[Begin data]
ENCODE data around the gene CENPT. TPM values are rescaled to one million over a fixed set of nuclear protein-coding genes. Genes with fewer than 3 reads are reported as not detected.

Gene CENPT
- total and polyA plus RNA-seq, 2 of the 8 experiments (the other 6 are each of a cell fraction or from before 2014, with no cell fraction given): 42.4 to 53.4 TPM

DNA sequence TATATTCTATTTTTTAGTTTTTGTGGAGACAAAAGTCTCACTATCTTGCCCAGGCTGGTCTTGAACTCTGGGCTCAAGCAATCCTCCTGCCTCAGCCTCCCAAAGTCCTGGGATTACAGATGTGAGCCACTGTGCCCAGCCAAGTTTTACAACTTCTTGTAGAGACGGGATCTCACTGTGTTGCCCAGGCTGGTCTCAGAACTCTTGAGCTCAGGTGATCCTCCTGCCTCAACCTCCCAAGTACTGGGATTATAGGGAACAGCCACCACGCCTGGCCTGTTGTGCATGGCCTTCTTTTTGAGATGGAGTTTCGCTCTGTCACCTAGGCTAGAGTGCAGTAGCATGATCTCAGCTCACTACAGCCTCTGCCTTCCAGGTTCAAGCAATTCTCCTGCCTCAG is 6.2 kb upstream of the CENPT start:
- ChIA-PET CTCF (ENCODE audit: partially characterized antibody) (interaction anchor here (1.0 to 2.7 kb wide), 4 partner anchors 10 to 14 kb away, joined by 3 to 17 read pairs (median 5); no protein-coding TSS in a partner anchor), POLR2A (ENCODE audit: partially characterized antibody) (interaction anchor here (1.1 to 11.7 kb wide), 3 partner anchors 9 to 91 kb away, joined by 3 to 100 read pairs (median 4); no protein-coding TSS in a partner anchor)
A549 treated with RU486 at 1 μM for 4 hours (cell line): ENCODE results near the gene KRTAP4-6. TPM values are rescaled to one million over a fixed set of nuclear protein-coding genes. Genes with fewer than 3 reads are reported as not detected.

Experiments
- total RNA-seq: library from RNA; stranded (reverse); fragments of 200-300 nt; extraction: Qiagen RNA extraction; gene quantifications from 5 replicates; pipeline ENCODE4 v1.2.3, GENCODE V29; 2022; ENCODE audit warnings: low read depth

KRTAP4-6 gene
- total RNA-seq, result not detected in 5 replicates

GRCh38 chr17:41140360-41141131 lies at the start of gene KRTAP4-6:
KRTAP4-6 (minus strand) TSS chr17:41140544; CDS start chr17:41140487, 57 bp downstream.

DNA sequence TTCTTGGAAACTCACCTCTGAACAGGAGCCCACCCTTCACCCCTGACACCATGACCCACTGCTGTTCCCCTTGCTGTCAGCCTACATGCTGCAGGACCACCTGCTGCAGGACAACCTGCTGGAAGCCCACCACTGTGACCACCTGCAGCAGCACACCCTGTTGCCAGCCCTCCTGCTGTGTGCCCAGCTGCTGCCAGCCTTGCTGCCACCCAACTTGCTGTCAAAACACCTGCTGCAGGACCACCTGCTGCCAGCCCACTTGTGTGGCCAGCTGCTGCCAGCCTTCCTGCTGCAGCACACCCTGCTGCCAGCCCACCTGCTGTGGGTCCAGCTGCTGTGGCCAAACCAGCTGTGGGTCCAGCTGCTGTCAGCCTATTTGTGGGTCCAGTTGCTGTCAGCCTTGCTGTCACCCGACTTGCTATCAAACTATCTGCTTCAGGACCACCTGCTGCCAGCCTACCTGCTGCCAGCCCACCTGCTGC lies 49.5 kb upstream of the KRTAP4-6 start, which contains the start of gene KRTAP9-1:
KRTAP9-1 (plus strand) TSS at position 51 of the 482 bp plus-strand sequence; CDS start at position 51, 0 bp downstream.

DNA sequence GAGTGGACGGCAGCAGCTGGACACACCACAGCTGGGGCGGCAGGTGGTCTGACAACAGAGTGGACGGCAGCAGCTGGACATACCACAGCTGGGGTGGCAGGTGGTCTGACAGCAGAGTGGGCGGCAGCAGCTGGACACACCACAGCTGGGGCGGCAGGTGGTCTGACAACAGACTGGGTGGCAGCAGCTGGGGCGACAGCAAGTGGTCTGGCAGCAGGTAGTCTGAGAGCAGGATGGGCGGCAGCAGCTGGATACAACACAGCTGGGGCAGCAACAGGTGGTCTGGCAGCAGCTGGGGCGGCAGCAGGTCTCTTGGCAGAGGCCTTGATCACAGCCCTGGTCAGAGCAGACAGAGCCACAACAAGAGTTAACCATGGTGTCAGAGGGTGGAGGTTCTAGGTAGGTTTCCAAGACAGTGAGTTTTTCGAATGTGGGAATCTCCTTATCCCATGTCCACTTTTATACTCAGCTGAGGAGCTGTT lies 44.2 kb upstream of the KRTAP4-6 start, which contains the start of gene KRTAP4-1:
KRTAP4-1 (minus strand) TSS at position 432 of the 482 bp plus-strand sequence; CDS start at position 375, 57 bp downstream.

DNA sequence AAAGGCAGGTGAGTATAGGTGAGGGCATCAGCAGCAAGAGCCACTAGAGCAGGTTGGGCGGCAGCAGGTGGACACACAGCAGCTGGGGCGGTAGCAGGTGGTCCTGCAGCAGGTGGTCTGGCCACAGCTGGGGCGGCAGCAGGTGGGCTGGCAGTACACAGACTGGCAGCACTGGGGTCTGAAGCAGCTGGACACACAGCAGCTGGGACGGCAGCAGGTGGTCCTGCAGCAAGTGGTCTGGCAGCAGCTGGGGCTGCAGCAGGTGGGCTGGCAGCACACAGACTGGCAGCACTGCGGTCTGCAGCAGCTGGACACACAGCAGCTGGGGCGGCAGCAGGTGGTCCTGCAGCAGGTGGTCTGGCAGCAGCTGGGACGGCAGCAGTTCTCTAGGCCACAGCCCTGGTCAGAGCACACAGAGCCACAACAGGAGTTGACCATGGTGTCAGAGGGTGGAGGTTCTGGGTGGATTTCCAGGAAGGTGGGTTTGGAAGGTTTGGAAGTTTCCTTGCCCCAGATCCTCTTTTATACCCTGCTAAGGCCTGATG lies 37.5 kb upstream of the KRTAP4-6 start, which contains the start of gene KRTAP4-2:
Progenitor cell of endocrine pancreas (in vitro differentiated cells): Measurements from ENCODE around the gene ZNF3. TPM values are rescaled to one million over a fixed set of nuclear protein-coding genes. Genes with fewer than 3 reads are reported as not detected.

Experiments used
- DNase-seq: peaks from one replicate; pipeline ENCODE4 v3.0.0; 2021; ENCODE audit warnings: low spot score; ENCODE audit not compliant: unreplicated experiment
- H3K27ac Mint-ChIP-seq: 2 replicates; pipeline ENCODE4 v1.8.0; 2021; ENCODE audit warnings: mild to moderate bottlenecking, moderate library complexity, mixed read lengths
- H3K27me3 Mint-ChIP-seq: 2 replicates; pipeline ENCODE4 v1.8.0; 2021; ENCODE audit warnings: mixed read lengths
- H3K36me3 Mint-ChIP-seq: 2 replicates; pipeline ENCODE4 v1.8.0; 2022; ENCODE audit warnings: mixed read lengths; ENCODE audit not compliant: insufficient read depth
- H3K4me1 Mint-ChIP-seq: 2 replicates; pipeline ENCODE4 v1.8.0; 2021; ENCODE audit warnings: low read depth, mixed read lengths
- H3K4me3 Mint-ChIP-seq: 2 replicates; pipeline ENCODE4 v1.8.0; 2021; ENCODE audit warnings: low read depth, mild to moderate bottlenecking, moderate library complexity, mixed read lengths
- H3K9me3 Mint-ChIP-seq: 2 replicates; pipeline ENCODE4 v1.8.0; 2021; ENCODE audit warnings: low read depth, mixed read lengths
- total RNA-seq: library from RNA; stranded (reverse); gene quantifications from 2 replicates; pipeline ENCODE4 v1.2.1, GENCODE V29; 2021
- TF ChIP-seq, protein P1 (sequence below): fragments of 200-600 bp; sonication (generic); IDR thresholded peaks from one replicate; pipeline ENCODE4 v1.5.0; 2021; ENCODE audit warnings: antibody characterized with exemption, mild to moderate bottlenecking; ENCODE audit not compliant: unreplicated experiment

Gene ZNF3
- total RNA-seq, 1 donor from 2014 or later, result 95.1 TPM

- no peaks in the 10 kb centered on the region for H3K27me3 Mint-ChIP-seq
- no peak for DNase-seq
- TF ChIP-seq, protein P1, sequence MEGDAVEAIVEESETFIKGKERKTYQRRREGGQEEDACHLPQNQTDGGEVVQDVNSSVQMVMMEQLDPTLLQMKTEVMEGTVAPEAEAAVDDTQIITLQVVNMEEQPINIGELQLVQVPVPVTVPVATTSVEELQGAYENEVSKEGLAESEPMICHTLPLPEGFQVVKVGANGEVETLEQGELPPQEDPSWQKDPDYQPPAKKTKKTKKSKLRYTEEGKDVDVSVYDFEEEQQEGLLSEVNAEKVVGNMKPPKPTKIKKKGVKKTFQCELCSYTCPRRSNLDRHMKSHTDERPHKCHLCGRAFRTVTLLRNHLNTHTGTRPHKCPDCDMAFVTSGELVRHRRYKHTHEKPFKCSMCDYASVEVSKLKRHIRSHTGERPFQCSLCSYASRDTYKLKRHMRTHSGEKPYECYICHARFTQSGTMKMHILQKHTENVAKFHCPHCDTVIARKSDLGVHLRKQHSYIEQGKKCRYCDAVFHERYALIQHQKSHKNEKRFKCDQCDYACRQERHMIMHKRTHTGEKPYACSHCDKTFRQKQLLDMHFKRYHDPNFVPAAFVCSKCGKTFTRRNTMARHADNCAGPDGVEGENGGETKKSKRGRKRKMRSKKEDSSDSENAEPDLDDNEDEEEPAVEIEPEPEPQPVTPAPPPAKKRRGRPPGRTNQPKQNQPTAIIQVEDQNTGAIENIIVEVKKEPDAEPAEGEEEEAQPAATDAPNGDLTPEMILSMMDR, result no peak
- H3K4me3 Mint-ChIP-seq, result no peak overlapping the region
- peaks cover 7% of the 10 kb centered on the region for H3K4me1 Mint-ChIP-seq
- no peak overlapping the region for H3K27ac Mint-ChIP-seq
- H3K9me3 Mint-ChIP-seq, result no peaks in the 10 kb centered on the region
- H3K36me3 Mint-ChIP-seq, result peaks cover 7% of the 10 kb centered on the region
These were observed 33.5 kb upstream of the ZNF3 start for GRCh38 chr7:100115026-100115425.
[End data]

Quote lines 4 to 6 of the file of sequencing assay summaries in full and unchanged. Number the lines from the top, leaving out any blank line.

DNA sequence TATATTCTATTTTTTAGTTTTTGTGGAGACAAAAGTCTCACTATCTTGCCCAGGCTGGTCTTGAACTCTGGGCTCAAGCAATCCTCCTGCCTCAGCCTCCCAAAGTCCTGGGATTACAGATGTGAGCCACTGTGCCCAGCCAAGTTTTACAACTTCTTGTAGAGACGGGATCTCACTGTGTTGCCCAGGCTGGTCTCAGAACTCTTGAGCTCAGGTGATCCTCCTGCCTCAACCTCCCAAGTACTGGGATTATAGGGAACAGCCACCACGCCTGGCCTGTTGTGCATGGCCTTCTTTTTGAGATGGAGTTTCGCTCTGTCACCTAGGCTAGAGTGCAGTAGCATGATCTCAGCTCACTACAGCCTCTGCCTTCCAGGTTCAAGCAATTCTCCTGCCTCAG is 6.2 kb upstream of the CENPT start:
- ChIA-PET CTCF (ENCODE audit: partially characterized antibody) (interaction anchor here (1.0 to 2.7 kb wide), 4 partner anchors 10 to 14 kb away, joined by 3 to 17 read pairs (median 5); no protein-coding TSS in a partner anchor), POLR2A (ENCODE audit: partially characterized antibody) (interaction anchor here (1.1 to 11.7 kb wide), 3 partner anchors 9 to 91 kb away, joined by 3 to 100 read pairs (median 4); no protein-coding TSS in a partner anchor)
A549 treated with RU486 at 1 μM for 4 hours (cell line): ENCODE results near the gene KRTAP4-6. TPM values are rescaled to one million over a fixed set of nuclear protein-coding genes. Genes with fewer than 3 reads are reported as not detected.